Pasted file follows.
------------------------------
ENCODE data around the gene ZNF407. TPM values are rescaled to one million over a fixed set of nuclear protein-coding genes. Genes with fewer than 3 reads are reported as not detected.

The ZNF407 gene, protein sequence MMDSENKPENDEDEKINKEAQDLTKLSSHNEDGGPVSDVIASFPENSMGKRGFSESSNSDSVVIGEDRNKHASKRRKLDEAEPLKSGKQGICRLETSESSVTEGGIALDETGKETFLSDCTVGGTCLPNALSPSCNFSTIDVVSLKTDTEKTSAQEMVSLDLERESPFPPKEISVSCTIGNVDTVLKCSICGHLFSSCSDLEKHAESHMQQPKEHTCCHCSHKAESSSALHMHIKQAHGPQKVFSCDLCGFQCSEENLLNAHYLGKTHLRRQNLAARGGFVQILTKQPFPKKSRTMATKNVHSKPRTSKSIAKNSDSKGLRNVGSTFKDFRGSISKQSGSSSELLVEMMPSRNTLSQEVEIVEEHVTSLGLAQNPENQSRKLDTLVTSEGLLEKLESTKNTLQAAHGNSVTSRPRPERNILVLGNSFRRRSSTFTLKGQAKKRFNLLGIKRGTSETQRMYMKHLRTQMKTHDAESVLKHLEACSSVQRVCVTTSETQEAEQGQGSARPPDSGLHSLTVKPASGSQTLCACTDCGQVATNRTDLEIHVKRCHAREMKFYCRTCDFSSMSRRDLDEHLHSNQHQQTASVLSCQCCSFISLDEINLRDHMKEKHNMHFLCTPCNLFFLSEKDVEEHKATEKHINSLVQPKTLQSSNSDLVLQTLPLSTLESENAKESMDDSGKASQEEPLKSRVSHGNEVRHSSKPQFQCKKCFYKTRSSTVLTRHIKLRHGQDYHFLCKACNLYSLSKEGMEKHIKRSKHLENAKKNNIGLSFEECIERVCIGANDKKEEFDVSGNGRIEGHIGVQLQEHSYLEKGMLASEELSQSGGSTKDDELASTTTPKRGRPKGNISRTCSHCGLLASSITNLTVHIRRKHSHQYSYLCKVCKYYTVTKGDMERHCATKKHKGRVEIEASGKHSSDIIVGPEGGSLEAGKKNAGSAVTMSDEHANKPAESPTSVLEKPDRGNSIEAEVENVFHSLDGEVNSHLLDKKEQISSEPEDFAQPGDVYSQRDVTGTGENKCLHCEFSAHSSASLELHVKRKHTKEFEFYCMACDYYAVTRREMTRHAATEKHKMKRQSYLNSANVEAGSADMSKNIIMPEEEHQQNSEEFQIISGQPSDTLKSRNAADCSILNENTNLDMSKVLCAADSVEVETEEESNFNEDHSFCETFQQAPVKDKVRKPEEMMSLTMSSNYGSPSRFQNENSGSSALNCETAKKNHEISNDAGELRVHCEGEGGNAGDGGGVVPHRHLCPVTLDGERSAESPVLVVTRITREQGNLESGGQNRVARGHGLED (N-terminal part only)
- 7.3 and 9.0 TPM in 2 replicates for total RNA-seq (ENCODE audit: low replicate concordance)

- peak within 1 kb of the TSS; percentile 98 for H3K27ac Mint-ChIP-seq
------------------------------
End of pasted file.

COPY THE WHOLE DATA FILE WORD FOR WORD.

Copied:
ENCODE data around the gene ZNF407. TPM values are rescaled to one million over a fixed set of nuclear protein-coding genes. Genes with fewer than 3 reads are reported as not detected.

The ZNF407 gene, protein sequence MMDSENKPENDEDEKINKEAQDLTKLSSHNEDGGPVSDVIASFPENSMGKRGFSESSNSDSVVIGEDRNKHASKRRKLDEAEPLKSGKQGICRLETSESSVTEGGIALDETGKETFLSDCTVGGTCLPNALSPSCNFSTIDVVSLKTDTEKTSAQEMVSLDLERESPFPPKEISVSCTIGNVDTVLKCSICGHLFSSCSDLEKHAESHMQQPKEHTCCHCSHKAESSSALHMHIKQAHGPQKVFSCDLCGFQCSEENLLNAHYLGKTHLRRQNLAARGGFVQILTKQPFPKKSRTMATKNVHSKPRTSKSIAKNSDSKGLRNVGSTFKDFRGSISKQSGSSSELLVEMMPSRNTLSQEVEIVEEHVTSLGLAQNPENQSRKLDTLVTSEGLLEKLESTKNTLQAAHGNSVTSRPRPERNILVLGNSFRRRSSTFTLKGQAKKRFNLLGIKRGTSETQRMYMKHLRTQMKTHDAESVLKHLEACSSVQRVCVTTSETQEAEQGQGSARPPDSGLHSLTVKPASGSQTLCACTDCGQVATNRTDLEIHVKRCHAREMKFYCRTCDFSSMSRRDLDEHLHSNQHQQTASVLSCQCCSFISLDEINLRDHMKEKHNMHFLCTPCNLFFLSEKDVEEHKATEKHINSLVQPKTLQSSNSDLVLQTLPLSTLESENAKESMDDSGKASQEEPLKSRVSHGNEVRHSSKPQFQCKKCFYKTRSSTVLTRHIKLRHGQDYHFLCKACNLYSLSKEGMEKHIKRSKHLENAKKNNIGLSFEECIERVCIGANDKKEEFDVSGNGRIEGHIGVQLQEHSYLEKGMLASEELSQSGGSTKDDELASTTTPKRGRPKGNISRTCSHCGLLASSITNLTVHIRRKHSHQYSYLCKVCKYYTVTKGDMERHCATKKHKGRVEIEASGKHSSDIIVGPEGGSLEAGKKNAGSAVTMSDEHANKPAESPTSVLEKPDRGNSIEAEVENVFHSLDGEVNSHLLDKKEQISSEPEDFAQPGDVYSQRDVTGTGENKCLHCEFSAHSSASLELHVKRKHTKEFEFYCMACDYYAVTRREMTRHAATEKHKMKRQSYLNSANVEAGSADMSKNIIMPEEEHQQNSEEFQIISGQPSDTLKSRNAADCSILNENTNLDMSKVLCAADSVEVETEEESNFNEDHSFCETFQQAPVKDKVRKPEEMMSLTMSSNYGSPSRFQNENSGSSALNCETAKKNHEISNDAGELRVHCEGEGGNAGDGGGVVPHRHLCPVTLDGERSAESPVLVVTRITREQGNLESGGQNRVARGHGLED (N-terminal part only)
- 7.3 and 9.0 TPM in 2 replicates for total RNA-seq (ENCODE audit: low replicate concordance)

- peak within 1 kb of the TSS; percentile 98 for H3K27ac Mint-ChIP-seq